2015 was an extraordinary year for the world coming together to solve global problems, as both the United Nations Sustainable Development Goals and the Paris climate change agreement brought together leaders from around the world to commit to ending poverty and fighting global warming. Those goals are critical to ushering in the kind of interconnected world necessary to sustain our children and families in the future. Today’s news that the United States – after doing so much to deliver those agreements – intends to withdraw from the Paris Agreement sends a terrible signal to the rest of the world and it undermines efforts to build the kinds of global partnerships that can protect our future.
For the last several years the Rockefeller Foundation has made significant investments in analyzing our planet’s health, and what we’ve learned is striking: our planet’s ability to sustain the growing human population is declining. If left unchecked, climate change-related impacts could cause an extra 250,000 deaths every year between 2030 and 2050. But more than just a danger we might encounter in the future, climate change is a threat we face today. I just returned from Africa where I’ve seen our grantees and partners work extraordinarily hard over decades to improve food production among smallholder farmers so they can feed their children and send them to school, but a changing climate is making it harder and harder for them to cope – and it’s putting our entire world at risk. Right now, poor rainfall is leading to food shortages and political instability in multiple parts of our world. Climate shifts and environmental degradation are reducing the nutritional content of foods we rely on to keep us healthy. And increasingly destructive storms have wreaked unprecedented damage, particularly in urban areas.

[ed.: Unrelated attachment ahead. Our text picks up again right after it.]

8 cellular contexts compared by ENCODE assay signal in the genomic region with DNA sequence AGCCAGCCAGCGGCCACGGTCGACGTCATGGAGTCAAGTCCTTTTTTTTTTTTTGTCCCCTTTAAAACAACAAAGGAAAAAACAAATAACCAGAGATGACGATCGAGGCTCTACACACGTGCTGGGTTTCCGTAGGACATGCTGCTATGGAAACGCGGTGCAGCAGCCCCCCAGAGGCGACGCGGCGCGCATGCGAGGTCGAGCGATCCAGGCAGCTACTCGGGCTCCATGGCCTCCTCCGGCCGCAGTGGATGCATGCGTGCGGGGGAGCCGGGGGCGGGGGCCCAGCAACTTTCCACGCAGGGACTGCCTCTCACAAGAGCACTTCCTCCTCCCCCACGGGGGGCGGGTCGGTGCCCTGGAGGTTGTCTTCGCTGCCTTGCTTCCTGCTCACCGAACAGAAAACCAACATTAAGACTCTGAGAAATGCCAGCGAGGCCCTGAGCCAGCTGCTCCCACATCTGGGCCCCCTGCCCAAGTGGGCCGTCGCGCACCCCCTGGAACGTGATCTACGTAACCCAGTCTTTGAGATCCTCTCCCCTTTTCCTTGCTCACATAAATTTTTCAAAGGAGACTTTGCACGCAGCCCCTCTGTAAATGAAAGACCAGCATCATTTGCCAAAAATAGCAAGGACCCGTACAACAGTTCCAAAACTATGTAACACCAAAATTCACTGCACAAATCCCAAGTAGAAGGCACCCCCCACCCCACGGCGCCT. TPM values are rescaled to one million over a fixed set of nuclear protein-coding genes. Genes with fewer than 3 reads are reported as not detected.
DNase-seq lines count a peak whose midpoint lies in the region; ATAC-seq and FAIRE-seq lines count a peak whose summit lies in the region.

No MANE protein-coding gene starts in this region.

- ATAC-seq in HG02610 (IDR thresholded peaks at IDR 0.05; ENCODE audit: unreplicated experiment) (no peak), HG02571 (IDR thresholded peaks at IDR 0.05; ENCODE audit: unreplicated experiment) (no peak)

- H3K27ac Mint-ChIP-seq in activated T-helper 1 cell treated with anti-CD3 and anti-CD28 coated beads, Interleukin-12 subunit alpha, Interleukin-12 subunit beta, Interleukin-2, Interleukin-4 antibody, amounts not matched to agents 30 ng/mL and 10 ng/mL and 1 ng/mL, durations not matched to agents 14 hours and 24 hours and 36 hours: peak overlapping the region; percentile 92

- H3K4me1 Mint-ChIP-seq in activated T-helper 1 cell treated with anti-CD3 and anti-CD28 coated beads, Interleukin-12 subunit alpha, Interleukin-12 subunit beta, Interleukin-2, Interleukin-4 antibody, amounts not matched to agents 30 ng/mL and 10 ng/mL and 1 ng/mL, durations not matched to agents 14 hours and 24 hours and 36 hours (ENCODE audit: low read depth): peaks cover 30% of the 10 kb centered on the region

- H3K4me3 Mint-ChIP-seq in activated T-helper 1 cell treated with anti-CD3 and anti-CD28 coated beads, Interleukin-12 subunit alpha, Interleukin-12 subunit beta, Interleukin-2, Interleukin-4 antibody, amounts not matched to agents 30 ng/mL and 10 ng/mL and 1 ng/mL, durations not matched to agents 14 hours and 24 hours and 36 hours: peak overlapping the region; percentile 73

The Rockefeller Foundation will remain committed to doing our part to address these challenges – investing in health, agriculture, renewable energy, and resilience. But make no mistake: climate change poses a collective threat to us all, and it demands a collective response, which we are increasingly seeing from cities, states, and private companies. It is shameful that on an issue where America should be standing at the fore as a light unto humanity, it is instead turning its back and shrinking from its responsibilities as a global leader.
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